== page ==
GIS News 2007-08
Mockert and "Making the Case for GIS Coordination" featured at GIS Day Luncheon
Another successful GIS Day is behind us. Several hundred students, staff, area professionals, and guests attended our event. Activities this year included a map gallery, vendor demonstrations, and hands-on workshops.
The highlight of our event was Mr. Mockert's presentation, which focused on the importance of Geographic Information (GI) coordination, addressing three topic areas:
- Developing a statewide GI governance body (a geographic information coordination council) in Wisconsin
- The importance of coordination across jurisdictions at all levels as the world moves into the "New Web 2.0"
- How to truly leverage the collective investments in GIS in this new environment of readily available and massive amounts of information.
Ottman reports from NASA
I am working on a joint project between the National Park Service and the Ecological Forecasting Lab here at NASA. The Ecological Forecasting Lab uses MODIS sensor's LAI (Leaf Area Index) product as an input to their TOPS (Terrestrial Observation and Prediction System) Model. The TOPS model provides ecological fore-casts and now-casts for park managers. Even though there has been extensive validation on the MODIS sensor, by large teams of scientists with months of field work, the NPS wants to further increase their confidence in the MODIS LAI product over Yosemite's steep topography and heterogeneous landscape.
Our team conducted two weeks of field work in Yosemite. We laid out a sampling grids representative of 25, 28m resolution Landsat pixels. We sampled data using Digital Hemispheric Photography and the LAI-2000, both corrected for vegetation clumping in coniferous tree stands with
We are using a 2007 Landsat image to produce a Reduced Simple Ratio vegetation index map of Yosemite. That RSR image will be run through a regression analysis with LAI ground-measurements to produce a ground-truthed LAI map of Yosemite that will be re-sampled to 1km MODIS resolution. The ground-truthed LAI map and the MODIS LAI product map will be compared. We are still processing our data.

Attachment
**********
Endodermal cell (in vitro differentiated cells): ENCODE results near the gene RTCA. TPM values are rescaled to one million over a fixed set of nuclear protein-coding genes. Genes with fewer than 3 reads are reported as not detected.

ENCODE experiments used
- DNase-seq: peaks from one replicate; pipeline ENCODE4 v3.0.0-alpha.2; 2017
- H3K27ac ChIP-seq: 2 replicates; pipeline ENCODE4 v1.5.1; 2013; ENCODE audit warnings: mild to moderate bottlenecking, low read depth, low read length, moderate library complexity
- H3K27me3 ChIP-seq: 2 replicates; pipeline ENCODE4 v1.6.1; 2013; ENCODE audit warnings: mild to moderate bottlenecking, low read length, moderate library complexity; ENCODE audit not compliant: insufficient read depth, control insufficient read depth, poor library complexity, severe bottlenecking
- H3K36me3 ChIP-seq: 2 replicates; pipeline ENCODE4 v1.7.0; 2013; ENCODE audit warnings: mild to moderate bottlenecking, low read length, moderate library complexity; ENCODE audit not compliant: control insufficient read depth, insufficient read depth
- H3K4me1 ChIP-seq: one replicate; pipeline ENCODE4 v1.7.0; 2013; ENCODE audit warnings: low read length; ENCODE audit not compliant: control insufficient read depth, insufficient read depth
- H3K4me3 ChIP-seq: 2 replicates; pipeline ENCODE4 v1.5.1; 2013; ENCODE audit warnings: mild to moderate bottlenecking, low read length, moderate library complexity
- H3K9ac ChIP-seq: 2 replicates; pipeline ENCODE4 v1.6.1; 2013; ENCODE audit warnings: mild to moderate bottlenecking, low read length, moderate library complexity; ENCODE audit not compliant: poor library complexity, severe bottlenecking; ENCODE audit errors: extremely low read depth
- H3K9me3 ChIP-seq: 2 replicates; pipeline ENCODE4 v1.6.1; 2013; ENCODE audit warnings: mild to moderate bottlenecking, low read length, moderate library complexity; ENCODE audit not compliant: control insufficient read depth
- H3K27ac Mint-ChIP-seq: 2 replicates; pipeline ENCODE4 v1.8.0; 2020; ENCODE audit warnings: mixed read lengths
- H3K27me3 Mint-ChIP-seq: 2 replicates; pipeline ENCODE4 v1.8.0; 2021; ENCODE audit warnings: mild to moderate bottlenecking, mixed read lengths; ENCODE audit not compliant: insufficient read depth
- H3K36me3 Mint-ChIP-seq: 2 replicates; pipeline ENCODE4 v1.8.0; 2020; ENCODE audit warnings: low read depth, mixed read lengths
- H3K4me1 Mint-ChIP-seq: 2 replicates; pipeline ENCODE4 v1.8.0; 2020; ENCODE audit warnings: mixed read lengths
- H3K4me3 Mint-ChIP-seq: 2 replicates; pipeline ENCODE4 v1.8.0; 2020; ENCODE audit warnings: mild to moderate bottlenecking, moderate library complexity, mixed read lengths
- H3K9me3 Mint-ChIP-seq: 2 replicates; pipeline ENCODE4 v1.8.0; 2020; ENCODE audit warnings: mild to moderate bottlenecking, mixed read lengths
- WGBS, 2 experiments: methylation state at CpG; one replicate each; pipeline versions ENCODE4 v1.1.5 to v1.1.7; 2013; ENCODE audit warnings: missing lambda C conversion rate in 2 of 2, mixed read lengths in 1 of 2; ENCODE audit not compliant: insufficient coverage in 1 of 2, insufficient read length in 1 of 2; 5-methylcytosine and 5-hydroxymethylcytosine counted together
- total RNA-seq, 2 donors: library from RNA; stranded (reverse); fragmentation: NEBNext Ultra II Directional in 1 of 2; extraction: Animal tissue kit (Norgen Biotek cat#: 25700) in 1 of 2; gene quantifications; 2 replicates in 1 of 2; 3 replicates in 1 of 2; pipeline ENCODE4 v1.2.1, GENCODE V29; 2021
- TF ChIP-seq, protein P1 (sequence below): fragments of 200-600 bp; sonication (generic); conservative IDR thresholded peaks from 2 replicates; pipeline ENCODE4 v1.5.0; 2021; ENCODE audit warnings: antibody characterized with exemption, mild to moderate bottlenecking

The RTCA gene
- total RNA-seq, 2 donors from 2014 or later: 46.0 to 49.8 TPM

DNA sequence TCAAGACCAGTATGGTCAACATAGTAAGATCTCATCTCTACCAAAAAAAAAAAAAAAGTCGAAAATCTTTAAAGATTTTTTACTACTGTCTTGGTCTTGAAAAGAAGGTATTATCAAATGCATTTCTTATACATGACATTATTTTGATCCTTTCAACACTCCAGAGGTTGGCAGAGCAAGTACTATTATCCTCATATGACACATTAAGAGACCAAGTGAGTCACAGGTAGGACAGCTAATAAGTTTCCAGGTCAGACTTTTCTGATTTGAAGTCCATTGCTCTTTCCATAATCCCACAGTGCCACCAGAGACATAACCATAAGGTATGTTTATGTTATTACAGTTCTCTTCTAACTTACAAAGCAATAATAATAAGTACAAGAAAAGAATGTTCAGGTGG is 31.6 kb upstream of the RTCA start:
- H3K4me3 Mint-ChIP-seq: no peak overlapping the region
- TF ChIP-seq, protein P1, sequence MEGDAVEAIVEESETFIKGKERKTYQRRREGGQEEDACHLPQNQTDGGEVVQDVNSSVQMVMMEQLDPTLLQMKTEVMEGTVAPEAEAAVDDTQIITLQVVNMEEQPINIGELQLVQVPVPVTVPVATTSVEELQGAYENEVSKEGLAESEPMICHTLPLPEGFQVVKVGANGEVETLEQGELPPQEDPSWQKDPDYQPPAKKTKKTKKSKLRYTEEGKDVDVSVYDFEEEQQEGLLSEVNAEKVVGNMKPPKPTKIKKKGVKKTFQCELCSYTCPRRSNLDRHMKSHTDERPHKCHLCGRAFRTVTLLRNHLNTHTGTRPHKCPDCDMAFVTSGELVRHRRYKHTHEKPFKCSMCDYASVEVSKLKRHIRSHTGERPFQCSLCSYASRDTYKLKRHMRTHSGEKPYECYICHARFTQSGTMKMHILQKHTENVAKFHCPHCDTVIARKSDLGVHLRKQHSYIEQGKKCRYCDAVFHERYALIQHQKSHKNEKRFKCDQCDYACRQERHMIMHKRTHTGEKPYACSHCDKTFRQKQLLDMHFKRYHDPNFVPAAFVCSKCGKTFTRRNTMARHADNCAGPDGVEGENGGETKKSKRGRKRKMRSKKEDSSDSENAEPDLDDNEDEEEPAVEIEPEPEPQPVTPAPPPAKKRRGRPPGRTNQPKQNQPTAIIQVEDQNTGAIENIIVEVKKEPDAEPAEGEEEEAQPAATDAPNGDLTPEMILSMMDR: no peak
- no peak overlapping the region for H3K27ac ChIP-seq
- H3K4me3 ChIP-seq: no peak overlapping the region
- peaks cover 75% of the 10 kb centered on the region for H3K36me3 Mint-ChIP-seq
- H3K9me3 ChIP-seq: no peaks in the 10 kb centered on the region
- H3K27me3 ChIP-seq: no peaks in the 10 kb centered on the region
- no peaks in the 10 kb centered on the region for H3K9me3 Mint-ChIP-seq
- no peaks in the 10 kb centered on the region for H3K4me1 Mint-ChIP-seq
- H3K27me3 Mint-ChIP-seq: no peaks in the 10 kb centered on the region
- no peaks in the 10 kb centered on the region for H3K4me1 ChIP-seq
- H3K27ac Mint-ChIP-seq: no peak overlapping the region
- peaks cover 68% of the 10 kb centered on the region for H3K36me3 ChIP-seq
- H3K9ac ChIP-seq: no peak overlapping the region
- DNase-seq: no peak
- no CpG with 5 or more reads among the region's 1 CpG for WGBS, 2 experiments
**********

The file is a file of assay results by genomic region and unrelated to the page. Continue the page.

In the next two weeks, I have to fly down to Langley, VA to give a presentation on this to the director of Earth Sciences at NASA. Little more intense than Geog 600… =)
Thayer Awarded ESRI Student Assistanship
My student assistantship at the 2007 ESRI International Users Conference in San Diego was an absolutely incredible experience. I didn’t really know what to expect going in, but a number of past attendees I spoke with assured me that I would have an unbelievable time - and they were dead on. Despite my high expectations, I was still completely blown away by the sheer enormity of the event and the degree to which conference attendees dominated downtown San Diego. If you were to strike up a conversation with a random person on the street about GIS, the odds would be overwhelmingly in your favor that they would know exactly what you were talking about and you would end up exchanging business cards with them. During the week of the conference, the City literally becomes a haven for GIS junkies.
The majority of the week I spent working with and getting to know the other 50+ student assistants. All of us (including the organizers) adopted a work hard/ play hard attitude. During the day, we rotated working on a number of tasks to make the conference go as smoothly as possible. We were also given plenty of time to explore networking opportunities, attend workshops, and I even had the opportunity to present my research at the map gallery. In the evening, we had more than our share of fun. We checked out some local bands and went to the beach a few times. The instructors took us all to a San Diego Padres baseball game as well – on their bill.
Despite the fact that we were all complete strangers, we evolved into a pretty tight-knit group by the end of the week. When the conference ended and we said our farewells, we could hardly believe that we had only known one other for just one week. Many of us have remained in touch both personally and professionally and there is already talk of having a reunion at the AAG next year. Anyone with a passion for GIS should apply for this assistantship next year. Not only is the conference a great place to network with those in the GIS industry that share your similar interests, it is also a whole lot of fun.